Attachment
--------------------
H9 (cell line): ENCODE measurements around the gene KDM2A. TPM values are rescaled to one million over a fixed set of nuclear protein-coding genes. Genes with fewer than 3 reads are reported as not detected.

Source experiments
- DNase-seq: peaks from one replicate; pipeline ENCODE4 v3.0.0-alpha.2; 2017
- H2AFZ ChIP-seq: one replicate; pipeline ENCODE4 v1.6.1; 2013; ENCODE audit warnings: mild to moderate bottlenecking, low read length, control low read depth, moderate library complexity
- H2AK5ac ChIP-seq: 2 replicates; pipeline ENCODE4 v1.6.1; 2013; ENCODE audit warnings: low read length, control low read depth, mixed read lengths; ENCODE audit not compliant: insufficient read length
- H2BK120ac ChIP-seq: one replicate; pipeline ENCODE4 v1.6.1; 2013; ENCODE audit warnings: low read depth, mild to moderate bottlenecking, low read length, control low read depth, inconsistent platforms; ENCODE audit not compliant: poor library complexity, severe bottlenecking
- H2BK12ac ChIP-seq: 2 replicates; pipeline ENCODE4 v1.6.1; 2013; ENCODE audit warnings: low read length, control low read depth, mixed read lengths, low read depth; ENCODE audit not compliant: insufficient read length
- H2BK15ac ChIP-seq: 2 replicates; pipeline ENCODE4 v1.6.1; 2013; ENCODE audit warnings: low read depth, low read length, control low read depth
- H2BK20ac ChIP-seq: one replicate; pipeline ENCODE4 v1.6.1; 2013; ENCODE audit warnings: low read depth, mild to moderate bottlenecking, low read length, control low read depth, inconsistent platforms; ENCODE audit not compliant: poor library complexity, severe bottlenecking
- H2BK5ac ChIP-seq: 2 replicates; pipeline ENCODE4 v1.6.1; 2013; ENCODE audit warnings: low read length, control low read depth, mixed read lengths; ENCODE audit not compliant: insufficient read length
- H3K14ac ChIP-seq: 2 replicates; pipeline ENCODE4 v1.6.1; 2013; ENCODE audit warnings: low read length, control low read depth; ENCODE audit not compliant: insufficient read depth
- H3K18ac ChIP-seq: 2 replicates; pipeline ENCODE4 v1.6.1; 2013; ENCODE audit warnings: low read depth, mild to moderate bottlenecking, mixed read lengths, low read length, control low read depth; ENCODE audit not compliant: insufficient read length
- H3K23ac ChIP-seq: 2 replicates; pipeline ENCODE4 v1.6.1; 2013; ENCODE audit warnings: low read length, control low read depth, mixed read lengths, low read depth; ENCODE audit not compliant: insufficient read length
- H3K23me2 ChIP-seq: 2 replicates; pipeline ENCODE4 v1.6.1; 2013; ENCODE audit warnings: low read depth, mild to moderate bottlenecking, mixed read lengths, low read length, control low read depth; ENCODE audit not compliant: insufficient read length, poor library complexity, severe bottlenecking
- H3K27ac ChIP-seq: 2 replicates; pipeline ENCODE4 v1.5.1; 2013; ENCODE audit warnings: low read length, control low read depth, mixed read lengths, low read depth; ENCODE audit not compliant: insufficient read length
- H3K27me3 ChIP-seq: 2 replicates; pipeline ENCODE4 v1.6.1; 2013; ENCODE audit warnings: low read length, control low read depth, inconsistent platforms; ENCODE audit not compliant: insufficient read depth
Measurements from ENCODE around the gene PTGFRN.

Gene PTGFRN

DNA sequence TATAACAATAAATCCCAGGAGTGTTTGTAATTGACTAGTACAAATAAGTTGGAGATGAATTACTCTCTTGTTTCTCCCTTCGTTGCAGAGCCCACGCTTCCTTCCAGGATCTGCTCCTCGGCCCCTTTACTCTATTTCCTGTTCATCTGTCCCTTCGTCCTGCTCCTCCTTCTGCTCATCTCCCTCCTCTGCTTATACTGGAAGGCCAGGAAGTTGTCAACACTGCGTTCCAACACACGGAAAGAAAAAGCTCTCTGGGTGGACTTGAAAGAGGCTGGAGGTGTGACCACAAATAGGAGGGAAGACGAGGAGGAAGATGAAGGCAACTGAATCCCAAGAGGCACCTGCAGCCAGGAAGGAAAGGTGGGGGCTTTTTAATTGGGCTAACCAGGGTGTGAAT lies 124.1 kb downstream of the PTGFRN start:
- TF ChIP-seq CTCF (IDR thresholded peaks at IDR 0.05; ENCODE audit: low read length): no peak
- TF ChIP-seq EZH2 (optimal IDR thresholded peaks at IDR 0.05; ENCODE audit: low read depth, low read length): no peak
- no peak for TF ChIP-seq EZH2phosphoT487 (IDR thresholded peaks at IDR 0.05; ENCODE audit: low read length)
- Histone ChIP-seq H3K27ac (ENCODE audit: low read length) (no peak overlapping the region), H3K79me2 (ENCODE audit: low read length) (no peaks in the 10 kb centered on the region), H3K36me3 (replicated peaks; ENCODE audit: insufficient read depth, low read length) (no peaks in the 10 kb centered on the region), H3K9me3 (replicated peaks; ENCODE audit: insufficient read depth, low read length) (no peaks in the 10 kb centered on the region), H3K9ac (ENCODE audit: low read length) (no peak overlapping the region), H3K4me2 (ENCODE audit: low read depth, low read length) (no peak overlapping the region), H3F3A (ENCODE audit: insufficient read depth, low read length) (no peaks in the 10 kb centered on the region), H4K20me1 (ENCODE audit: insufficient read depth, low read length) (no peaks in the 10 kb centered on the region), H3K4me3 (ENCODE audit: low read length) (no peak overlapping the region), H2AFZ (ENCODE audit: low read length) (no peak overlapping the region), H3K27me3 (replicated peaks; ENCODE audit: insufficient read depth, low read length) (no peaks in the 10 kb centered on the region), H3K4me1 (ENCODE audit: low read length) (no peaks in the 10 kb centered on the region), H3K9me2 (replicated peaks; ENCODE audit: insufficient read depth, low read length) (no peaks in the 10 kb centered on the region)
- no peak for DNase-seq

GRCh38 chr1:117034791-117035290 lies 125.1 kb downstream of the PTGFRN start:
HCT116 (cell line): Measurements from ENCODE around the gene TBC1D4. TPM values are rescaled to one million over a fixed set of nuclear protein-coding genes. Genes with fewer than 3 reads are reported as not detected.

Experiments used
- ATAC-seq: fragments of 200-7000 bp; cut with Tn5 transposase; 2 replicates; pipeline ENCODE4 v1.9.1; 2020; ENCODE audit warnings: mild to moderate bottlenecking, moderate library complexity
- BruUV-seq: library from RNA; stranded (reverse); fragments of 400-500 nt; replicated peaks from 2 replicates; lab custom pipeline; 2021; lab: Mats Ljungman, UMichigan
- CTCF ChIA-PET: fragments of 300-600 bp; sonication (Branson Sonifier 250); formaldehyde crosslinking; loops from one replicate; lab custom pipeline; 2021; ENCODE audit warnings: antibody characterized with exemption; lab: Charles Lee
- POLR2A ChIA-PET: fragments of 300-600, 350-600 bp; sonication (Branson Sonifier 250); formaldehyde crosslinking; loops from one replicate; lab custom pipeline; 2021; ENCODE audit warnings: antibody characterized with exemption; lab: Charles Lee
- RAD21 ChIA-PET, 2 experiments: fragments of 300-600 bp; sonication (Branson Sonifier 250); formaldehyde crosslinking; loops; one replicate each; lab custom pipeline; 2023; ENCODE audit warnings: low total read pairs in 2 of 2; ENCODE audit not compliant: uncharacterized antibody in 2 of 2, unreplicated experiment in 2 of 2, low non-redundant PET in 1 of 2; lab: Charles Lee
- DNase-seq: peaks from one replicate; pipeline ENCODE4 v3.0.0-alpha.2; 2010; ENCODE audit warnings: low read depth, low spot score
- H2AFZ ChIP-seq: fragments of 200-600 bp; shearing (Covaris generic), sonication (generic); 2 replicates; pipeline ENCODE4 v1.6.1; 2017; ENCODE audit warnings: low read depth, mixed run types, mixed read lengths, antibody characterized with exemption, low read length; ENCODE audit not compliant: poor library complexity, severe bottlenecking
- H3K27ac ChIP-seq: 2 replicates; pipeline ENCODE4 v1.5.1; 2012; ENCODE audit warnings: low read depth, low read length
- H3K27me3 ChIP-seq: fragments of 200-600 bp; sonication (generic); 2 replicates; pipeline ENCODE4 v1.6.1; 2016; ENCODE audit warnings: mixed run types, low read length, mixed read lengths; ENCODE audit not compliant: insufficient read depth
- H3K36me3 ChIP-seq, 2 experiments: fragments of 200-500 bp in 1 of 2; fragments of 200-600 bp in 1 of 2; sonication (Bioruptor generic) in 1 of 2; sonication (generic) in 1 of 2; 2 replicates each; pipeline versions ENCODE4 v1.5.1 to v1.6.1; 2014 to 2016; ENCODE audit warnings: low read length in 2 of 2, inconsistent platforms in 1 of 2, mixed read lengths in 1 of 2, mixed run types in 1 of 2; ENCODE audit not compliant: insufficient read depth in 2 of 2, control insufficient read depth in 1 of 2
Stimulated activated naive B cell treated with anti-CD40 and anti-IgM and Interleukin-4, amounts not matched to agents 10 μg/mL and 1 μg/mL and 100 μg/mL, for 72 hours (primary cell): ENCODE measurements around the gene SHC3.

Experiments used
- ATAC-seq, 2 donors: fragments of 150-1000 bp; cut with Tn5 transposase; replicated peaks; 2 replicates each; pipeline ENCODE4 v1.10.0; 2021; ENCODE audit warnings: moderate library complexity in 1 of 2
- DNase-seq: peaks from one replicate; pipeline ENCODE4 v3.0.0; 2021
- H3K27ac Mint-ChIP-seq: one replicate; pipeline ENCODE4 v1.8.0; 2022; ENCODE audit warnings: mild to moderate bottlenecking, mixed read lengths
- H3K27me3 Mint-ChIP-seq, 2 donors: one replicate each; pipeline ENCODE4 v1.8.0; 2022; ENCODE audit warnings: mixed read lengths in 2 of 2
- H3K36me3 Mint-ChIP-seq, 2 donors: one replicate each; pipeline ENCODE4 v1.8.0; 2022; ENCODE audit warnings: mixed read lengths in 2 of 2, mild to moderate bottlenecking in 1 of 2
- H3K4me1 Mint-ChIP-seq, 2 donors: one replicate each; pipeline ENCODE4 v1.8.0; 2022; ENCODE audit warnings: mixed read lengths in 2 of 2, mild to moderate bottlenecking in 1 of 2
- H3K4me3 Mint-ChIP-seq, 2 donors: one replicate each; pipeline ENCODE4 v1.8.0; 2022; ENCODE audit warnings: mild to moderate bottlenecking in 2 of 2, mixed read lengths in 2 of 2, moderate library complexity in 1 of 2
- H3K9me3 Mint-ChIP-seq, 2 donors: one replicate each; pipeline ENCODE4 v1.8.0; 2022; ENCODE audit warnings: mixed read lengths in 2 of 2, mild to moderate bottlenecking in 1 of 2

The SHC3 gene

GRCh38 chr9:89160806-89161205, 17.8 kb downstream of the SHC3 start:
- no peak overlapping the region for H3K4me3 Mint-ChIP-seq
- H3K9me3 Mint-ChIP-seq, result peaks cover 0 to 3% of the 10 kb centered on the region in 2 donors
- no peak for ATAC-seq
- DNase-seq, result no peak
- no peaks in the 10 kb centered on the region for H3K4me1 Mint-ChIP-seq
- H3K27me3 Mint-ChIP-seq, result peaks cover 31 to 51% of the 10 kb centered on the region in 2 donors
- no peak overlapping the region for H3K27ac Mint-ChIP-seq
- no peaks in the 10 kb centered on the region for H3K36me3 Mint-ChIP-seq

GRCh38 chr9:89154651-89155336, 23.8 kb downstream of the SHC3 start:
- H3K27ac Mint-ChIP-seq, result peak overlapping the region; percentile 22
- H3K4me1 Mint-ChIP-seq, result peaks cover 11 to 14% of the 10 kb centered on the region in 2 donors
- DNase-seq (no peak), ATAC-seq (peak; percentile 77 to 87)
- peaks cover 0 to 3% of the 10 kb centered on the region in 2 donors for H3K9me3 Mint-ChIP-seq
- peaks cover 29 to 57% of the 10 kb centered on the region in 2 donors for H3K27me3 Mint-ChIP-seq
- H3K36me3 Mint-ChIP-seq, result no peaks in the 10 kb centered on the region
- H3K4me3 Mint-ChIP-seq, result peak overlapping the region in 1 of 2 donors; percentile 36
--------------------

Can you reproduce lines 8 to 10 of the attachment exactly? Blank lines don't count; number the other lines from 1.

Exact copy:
- H2BK15ac ChIP-seq: 2 replicates; pipeline ENCODE4 v1.6.1; 2013; ENCODE audit warnings: low read depth, low read length, control low read depth
- H2BK20ac ChIP-seq: one replicate; pipeline ENCODE4 v1.6.1; 2013; ENCODE audit warnings: low read depth, mild to moderate bottlenecking, low read length, control low read depth, inconsistent platforms; ENCODE audit not compliant: poor library complexity, severe bottlenecking
- H2BK5ac ChIP-seq: 2 replicates; pipeline ENCODE4 v1.6.1; 2013; ENCODE audit warnings: low read length, control low read depth, mixed read lengths; ENCODE audit not compliant: insufficient read length